Casco Viejo, Panama

I never feel more at home than when I’m surrounded by decaying grandeur. I’m drawn to it the way some women are attracted by shoe sales.

One of the best examples anywhere of the vestiges of one-time colonial grandeur is Casco Viejo, the old town on the little peninsula off to the side of today’s big-business Panama City.

I was introduced to this down-at-the-heels enclave about a dozen years ago. It was love at first sight. These brick-paved streets, palm-fringed plazas, open-air cafes, and crumbling three- and four-story French- and Spanish-colonial architectural masterpieces are made-to-order romantic. By day, grandmothers pass through the squares on their way to daily Mass…come nightfall, you never know who or what might cross your path…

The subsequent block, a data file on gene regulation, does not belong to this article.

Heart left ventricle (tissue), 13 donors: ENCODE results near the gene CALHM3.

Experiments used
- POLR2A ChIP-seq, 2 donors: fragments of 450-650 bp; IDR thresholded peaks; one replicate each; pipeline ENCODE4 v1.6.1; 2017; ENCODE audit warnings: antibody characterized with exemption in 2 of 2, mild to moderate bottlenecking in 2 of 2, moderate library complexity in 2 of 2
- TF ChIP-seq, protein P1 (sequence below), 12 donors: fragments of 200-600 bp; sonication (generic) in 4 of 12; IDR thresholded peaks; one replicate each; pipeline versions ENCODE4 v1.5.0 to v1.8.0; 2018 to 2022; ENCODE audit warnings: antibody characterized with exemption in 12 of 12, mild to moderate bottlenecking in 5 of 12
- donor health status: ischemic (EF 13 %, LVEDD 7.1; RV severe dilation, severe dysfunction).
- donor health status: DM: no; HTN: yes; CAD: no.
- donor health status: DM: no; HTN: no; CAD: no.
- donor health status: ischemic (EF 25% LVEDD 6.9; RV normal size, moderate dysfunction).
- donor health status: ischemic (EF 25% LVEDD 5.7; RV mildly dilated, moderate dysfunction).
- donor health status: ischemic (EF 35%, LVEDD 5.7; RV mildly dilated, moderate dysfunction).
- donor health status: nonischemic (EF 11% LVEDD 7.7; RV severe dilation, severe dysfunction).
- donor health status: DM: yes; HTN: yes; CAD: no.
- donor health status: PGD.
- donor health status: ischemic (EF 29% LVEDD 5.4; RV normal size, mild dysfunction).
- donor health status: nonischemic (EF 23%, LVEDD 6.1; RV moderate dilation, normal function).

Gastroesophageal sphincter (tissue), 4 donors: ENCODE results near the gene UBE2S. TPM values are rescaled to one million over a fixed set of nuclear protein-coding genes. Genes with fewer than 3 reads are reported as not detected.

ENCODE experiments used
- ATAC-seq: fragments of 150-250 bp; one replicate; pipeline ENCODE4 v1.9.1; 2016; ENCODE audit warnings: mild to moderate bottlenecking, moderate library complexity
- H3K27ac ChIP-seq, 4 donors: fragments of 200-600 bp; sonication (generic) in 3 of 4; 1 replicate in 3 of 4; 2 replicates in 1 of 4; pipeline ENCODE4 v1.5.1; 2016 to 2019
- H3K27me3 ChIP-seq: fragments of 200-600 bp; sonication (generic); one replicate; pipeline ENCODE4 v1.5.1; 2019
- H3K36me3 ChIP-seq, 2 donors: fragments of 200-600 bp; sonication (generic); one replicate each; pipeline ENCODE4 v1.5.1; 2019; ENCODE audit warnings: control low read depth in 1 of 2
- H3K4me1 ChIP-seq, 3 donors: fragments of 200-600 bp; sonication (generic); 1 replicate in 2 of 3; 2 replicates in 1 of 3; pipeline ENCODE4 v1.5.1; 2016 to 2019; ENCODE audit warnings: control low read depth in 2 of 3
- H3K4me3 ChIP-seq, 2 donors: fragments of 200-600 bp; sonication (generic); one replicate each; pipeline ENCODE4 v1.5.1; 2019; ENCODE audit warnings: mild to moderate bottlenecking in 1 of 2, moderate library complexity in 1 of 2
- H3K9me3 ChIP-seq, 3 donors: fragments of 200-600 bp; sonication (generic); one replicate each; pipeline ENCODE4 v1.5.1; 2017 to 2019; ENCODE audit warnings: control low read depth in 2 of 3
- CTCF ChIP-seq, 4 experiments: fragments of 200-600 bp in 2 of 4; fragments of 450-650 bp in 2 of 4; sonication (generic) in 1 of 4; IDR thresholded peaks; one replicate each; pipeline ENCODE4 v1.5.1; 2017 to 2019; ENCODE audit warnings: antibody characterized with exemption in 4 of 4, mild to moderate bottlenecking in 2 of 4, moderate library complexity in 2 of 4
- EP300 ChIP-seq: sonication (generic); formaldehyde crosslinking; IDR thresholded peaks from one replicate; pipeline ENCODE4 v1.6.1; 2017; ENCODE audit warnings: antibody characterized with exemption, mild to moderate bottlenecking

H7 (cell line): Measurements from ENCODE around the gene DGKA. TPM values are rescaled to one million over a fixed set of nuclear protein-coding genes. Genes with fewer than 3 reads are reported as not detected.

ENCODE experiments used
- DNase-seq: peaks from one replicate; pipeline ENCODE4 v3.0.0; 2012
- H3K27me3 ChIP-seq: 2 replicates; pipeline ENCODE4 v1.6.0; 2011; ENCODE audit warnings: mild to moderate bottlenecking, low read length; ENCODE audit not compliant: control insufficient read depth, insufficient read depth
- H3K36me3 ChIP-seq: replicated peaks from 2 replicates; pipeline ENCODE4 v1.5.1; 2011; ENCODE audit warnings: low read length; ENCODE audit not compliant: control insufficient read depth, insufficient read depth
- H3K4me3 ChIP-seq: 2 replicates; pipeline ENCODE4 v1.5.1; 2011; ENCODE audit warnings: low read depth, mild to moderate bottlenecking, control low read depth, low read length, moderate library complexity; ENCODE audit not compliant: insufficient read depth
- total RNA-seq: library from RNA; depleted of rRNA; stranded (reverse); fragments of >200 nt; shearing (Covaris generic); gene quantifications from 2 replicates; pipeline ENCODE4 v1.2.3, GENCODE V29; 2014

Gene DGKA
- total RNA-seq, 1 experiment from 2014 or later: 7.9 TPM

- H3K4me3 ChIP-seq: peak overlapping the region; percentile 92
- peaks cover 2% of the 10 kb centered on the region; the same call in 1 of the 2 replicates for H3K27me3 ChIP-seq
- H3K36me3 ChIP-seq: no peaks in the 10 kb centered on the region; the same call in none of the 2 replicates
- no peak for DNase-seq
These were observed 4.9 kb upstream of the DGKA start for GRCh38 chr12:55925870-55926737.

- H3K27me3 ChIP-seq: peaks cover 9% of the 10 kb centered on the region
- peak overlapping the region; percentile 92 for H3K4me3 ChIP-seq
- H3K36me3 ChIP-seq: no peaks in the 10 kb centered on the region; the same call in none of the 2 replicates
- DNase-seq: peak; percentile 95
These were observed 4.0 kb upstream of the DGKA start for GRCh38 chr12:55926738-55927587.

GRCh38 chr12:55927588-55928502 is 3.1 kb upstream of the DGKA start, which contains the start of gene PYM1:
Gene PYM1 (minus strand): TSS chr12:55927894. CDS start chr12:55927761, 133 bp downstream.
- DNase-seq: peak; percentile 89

It’s a cross between Old Havana and Old San Juan with a French twist.

It’s the kind of place I could settle into happily, and someday I just may do that. Meantime, I stop by to soak up the atmosphere as often as I can.

Last night, Lief and I sat with our young Marketing Manager Harry in Casco Viejo’s Plaza de Francia at a little round table out front of Las Bovedas, the old Spanish fort and prison-cum-trendy bar and French restaurant, sipping Abuelo rum and Coke and watching the sun set behind the skyline of modern Panama City across the bay.

“This is what you come to Panama for,” Harry remarked, as Lief called the waiter over to order another round…